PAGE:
• digital
    • sexual health
    • reproductive health

    This article is made freely available for use in accordance with BMJ’s website terms and conditions for the duration of the covid-19 pandemic or until otherwise determined by BMJ. You may use, download and print the article for any lawful, non-commercial purpose (including text and data mining) provided that all copyright notices and trade marks are retained.

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    • Handling editor Jo Gibbs

    • Collaborators The I-SHARE Team includes the following in-country leads and working group leaders: Noor Ani Ahmad (Institute of Public Health, Malaysian Ministry of Health), Nathalie Bajos (INSERM), Peer Briken (University Medical Center of Hamburg), Sharyn Burns (Curtin University), Soraya Calvo (University of Oviedo), Pheak Chhoun (Khana Center for Population Health Research), Iliadi-Tulbure Corina (State University of Medicine and Pharmacy Nicolae Testemitanu), Thérèse Delvaux (Institute of Tropical Medicine), Stefano Eleuteri (Sapienza University of Rome), Joel Francis (Univeristy of Witwatersrand), Amanda Gabster (Instituto Conmemorativo Gorgas de Estudios de la Salud), Peter Gichangi (Technical University of Mombasa), Wanzahun Godana (Arba Minch University), Alejandra Lopez-Gomex (Universidad de la República, Faculty of Psychology), Sally Griffin (ICRH-Mozambique), Gert M Hald (University of Copenhagen), Devon Hensel (Indiana University), Felipe Hurtado-Murillo (University Hospital Valencia), Elizabeth Kemingisha (Mbarara University of Science and Technology), Samuel Kimani (University of Nairobi), Katerina Klapilova (International Congress of Psychology), Lucia Knight (University of the Western Cape), Gunta Lazdane (Riga Stradins University), Wah Yun Low (University of Malaysia), Ismael Maatouk (Clemeceau Medical Center), Kristen Mark (University of Kentucky), Caroline Moreau (Johns Hopkins University), Chelsea Morroni (University of Botswana), Filippo Maria Nimbi (Sapienza University of Rome), Pedro Nobre (Porto University), Viola Nilah Nyakato (Mbarara University of Science and Technology), Caitlin Alsandria O’Hara (National University of Singapore), Adesola Olumide (University of Ibadan), Gabriella Perrotta (Buenos Aires University), Rocio Murad Rivera (Profamilia Colombia), Juan Carlos Rivillas (Profamilia Colombia), Eusebio Rubio-Aurioles (Universidad Nexum de México), Osama Shaeer (Kasr El Aini Faculty of Medicine), Simukai Shamu (Foundation for Professional Development, University of the Witwatersrand), Jenna Strizzi (University of Copenhagen), Rayner Kay Jin Tan (National University of Singapore), Kun Tang (Tsinghua University), Weiming Tang (Southern Medical University) and Bernardo Vega (Universiry of Cuenca).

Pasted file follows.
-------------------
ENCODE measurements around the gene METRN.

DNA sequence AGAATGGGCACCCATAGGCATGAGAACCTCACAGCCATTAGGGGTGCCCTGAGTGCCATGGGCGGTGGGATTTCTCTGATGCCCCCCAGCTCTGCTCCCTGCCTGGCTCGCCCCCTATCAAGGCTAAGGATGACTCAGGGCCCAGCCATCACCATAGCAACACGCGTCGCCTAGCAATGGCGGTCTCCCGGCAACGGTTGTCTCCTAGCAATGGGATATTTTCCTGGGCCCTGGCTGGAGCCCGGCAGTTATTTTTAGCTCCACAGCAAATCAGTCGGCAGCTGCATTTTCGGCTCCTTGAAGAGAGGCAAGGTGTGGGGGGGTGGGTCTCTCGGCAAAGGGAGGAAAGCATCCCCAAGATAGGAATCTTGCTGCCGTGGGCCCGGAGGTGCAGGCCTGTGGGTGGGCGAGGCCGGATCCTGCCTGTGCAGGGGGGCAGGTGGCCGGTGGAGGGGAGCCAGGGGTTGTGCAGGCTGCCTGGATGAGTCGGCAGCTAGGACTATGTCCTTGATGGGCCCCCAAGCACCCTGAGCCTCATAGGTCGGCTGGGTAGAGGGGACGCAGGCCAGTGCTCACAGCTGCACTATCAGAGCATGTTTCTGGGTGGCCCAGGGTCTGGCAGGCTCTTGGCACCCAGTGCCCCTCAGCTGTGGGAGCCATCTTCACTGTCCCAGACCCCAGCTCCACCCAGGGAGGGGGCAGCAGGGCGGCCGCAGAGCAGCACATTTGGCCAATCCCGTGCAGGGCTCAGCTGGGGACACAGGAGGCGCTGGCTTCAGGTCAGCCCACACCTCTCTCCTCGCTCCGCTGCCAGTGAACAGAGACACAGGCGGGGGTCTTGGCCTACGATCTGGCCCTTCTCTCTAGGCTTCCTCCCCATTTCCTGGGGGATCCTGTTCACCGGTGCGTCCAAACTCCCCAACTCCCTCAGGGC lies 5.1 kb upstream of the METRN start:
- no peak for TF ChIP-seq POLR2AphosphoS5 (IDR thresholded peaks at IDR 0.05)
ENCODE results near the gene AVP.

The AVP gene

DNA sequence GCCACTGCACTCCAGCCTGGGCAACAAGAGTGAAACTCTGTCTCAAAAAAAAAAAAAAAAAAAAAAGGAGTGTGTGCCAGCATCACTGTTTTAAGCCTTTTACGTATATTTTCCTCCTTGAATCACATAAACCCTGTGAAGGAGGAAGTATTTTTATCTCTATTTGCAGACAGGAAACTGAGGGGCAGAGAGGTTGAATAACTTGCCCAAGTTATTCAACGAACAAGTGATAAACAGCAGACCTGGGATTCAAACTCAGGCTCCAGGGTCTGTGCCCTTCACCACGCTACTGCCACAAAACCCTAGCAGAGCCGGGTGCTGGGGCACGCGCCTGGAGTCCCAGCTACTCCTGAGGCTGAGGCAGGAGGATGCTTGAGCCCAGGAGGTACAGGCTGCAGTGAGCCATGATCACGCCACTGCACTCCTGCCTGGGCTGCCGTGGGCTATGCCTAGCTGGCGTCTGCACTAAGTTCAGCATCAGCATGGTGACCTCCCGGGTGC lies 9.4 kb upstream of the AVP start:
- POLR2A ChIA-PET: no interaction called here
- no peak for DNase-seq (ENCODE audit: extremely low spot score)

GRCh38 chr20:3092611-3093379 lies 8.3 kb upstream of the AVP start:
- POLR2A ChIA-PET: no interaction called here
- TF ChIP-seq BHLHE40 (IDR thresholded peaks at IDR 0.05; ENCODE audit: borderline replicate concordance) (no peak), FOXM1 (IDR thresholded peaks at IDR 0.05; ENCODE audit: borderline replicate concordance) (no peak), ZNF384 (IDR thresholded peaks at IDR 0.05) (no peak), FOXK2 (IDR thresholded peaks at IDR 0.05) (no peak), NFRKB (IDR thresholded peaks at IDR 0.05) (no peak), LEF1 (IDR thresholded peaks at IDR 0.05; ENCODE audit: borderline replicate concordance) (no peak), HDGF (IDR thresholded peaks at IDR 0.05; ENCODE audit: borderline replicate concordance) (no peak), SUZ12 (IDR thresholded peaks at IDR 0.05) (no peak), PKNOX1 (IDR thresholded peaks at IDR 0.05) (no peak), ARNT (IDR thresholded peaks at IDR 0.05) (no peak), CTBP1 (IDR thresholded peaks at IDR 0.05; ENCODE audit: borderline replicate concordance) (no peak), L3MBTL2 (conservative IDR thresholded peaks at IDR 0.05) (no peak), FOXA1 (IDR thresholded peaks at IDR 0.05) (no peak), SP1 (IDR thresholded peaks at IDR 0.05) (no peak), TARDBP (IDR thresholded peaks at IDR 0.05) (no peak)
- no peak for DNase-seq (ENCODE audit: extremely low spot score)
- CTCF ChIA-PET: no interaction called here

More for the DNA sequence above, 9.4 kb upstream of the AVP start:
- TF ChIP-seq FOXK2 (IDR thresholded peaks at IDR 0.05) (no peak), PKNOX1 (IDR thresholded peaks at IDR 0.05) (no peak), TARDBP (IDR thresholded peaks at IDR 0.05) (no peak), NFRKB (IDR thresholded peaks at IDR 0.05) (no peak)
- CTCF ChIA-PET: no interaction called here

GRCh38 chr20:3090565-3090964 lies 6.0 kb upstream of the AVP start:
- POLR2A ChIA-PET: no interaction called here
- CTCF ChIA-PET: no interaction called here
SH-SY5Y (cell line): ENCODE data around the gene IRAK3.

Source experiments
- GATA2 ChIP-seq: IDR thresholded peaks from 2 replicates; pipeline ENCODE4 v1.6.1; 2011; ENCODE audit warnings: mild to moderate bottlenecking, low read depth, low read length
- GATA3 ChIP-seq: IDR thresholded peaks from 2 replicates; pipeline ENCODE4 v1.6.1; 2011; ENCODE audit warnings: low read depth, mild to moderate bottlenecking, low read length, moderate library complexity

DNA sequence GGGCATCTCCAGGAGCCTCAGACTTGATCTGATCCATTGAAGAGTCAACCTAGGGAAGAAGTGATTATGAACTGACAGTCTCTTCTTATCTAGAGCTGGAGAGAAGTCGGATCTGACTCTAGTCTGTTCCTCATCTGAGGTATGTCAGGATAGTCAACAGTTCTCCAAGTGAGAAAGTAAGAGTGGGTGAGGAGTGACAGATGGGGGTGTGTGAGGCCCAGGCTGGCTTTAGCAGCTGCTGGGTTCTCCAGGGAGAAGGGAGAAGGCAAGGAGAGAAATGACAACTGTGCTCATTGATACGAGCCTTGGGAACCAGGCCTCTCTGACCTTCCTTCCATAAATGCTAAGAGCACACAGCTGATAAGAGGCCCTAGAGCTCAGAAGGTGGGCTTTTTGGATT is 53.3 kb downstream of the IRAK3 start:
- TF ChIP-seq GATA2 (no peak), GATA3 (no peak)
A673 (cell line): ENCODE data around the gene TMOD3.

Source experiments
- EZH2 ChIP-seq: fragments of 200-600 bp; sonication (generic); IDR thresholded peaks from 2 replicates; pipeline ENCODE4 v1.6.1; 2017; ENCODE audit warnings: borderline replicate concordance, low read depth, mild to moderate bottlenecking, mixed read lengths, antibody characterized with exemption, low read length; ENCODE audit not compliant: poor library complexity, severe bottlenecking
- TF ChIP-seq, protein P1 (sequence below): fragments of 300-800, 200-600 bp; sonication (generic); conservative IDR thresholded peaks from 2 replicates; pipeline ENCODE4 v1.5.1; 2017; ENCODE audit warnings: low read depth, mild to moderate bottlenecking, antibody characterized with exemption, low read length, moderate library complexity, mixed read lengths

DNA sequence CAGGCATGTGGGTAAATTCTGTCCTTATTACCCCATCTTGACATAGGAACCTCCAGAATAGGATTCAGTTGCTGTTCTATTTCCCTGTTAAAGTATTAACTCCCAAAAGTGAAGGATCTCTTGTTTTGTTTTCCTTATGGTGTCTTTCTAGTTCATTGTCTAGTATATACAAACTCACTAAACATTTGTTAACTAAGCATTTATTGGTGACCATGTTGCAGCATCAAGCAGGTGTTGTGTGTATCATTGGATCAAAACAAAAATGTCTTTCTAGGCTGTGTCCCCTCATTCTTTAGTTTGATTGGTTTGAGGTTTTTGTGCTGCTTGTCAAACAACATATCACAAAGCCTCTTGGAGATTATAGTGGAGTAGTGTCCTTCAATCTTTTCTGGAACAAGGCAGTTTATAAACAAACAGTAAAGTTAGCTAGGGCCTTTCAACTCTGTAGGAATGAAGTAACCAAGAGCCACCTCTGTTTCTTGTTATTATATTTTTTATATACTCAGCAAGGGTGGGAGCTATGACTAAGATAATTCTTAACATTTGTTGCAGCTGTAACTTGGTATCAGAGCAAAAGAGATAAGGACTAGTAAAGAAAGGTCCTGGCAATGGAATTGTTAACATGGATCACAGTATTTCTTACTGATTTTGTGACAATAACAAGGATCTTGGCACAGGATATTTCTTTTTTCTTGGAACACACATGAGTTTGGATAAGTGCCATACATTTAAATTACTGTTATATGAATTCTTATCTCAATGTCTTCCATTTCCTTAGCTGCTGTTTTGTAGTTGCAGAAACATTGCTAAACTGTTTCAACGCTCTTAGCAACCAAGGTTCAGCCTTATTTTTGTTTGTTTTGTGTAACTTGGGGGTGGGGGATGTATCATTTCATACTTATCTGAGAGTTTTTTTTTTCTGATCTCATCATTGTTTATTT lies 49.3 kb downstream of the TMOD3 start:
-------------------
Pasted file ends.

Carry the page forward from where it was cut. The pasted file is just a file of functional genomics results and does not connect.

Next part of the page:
• Contributors KM and JDT wrote the first draft of the manuscript. EL, AK, JTE, SG and SVdV all contributed in a substantial way to the writing process. All the authors revised the manuscript. All authors read and approved the final version of the manuscript.

    • Funding The authors have not declared a specific grant for this research from any funding agency in the public, commercial or not-for-profit sectors.

    • Competing interests None declared.

    • Patient consent for publication Not required.

    • Provenance and peer review Not commissioned; externally peer reviewed.

    • Data availability statement No data are available. This is a study protocol and no data are available.